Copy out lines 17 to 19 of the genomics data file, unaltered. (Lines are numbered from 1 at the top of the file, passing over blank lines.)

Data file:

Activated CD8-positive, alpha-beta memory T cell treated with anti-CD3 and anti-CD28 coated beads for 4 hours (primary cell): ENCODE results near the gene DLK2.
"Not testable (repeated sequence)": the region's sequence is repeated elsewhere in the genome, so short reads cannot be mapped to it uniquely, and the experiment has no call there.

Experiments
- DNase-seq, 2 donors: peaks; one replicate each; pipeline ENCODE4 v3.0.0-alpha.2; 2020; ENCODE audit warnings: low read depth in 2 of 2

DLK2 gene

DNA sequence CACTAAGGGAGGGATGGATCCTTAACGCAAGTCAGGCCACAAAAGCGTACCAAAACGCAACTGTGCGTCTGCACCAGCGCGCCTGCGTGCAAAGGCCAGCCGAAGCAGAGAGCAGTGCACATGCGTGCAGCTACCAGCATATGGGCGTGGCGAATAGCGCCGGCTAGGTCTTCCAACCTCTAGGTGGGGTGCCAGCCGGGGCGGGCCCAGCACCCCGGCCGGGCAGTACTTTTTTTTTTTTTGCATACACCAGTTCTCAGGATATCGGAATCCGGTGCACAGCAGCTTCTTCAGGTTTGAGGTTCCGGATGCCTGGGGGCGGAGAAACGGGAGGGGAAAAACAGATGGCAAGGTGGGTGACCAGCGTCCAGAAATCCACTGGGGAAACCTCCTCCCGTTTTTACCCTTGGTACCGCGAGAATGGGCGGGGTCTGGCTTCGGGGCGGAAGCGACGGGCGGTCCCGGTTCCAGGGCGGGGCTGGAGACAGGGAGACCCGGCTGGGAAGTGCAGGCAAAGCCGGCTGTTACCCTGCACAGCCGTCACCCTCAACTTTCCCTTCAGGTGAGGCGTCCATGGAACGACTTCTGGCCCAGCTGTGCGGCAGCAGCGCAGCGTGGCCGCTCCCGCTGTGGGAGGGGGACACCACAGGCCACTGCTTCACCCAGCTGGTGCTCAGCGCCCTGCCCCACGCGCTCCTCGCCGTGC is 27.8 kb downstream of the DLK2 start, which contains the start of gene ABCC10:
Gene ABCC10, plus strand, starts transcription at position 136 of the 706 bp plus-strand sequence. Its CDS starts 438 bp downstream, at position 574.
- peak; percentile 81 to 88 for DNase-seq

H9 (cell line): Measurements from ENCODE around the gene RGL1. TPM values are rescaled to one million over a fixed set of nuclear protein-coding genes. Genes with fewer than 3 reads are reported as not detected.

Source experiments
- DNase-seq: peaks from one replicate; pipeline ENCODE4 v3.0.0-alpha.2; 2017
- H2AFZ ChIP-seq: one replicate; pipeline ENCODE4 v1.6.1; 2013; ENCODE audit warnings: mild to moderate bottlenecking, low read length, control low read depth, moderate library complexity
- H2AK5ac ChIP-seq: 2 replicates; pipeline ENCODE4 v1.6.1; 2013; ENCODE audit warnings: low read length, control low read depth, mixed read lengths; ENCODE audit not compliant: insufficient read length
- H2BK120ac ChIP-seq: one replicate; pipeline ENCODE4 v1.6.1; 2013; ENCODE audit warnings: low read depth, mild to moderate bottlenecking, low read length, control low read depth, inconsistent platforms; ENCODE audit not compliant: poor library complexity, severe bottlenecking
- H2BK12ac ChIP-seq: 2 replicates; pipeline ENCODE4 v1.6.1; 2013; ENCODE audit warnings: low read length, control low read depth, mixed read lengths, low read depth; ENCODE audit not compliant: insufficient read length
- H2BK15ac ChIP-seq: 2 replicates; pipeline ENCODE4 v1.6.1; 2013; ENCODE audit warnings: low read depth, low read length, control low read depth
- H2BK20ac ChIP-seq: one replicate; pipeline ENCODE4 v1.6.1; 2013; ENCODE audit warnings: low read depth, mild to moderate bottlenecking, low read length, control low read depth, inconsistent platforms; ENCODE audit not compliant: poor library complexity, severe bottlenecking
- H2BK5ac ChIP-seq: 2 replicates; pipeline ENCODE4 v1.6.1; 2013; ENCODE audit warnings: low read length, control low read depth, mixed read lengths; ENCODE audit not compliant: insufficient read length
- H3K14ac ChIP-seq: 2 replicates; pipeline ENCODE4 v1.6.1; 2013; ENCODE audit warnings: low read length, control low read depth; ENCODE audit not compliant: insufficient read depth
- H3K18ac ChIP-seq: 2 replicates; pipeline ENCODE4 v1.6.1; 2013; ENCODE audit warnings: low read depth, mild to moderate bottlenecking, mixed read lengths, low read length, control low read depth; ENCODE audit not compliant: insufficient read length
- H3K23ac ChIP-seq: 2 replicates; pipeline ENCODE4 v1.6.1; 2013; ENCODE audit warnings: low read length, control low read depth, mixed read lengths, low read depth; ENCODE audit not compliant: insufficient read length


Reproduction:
- H2BK20ac ChIP-seq: one replicate; pipeline ENCODE4 v1.6.1; 2013; ENCODE audit warnings: low read depth, mild to moderate bottlenecking, low read length, control low read depth, inconsistent platforms; ENCODE audit not compliant: poor library complexity, severe bottlenecking
- H2BK5ac ChIP-seq: 2 replicates; pipeline ENCODE4 v1.6.1; 2013; ENCODE audit warnings: low read length, control low read depth, mixed read lengths; ENCODE audit not compliant: insufficient read length
- H3K14ac ChIP-seq: 2 replicates; pipeline ENCODE4 v1.6.1; 2013; ENCODE audit warnings: low read length, control low read depth; ENCODE audit not compliant: insufficient read depth